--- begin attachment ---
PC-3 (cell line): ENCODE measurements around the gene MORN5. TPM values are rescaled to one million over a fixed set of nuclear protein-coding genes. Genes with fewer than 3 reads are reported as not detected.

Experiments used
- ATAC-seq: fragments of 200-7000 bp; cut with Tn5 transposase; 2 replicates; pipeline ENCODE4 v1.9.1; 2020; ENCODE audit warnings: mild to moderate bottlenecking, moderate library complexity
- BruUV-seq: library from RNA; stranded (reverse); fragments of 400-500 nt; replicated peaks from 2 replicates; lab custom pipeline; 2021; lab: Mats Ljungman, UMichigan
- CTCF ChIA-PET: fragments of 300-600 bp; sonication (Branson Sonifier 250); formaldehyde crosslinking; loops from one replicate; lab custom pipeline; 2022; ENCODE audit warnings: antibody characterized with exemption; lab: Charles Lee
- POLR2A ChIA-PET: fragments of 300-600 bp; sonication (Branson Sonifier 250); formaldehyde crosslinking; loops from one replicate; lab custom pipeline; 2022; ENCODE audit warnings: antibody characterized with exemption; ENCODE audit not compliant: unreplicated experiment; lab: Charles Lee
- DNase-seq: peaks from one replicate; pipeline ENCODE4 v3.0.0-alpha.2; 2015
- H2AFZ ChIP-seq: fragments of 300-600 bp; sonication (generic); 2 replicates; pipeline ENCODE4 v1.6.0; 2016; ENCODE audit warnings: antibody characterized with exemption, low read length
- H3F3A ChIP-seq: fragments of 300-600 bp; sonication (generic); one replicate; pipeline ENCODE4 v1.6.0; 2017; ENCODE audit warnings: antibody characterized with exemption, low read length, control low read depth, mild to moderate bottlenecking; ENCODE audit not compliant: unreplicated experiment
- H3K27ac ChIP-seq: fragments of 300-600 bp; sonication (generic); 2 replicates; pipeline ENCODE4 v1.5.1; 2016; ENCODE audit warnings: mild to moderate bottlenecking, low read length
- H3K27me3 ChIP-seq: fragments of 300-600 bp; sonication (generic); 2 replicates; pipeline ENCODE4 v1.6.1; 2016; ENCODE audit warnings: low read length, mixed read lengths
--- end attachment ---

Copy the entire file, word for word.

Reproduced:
PC-3 (cell line): ENCODE measurements around the gene MORN5. TPM values are rescaled to one million over a fixed set of nuclear protein-coding genes. Genes with fewer than 3 reads are reported as not detected.

Experiments used
- ATAC-seq: fragments of 200-7000 bp; cut with Tn5 transposase; 2 replicates; pipeline ENCODE4 v1.9.1; 2020; ENCODE audit warnings: mild to moderate bottlenecking, moderate library complexity
- BruUV-seq: library from RNA; stranded (reverse); fragments of 400-500 nt; replicated peaks from 2 replicates; lab custom pipeline; 2021; lab: Mats Ljungman, UMichigan
- CTCF ChIA-PET: fragments of 300-600 bp; sonication (Branson Sonifier 250); formaldehyde crosslinking; loops from one replicate; lab custom pipeline; 2022; ENCODE audit warnings: antibody characterized with exemption; lab: Charles Lee
- POLR2A ChIA-PET: fragments of 300-600 bp; sonication (Branson Sonifier 250); formaldehyde crosslinking; loops from one replicate; lab custom pipeline; 2022; ENCODE audit warnings: antibody characterized with exemption; ENCODE audit not compliant: unreplicated experiment; lab: Charles Lee
- DNase-seq: peaks from one replicate; pipeline ENCODE4 v3.0.0-alpha.2; 2015
- H2AFZ ChIP-seq: fragments of 300-600 bp; sonication (generic); 2 replicates; pipeline ENCODE4 v1.6.0; 2016; ENCODE audit warnings: antibody characterized with exemption, low read length
- H3F3A ChIP-seq: fragments of 300-600 bp; sonication (generic); one replicate; pipeline ENCODE4 v1.6.0; 2017; ENCODE audit warnings: antibody characterized with exemption, low read length, control low read depth, mild to moderate bottlenecking; ENCODE audit not compliant: unreplicated experiment
- H3K27ac ChIP-seq: fragments of 300-600 bp; sonication (generic); 2 replicates; pipeline ENCODE4 v1.5.1; 2016; ENCODE audit warnings: mild to moderate bottlenecking, low read length
- H3K27me3 ChIP-seq: fragments of 300-600 bp; sonication (generic); 2 replicates; pipeline ENCODE4 v1.6.1; 2016; ENCODE audit warnings: low read length, mixed read lengths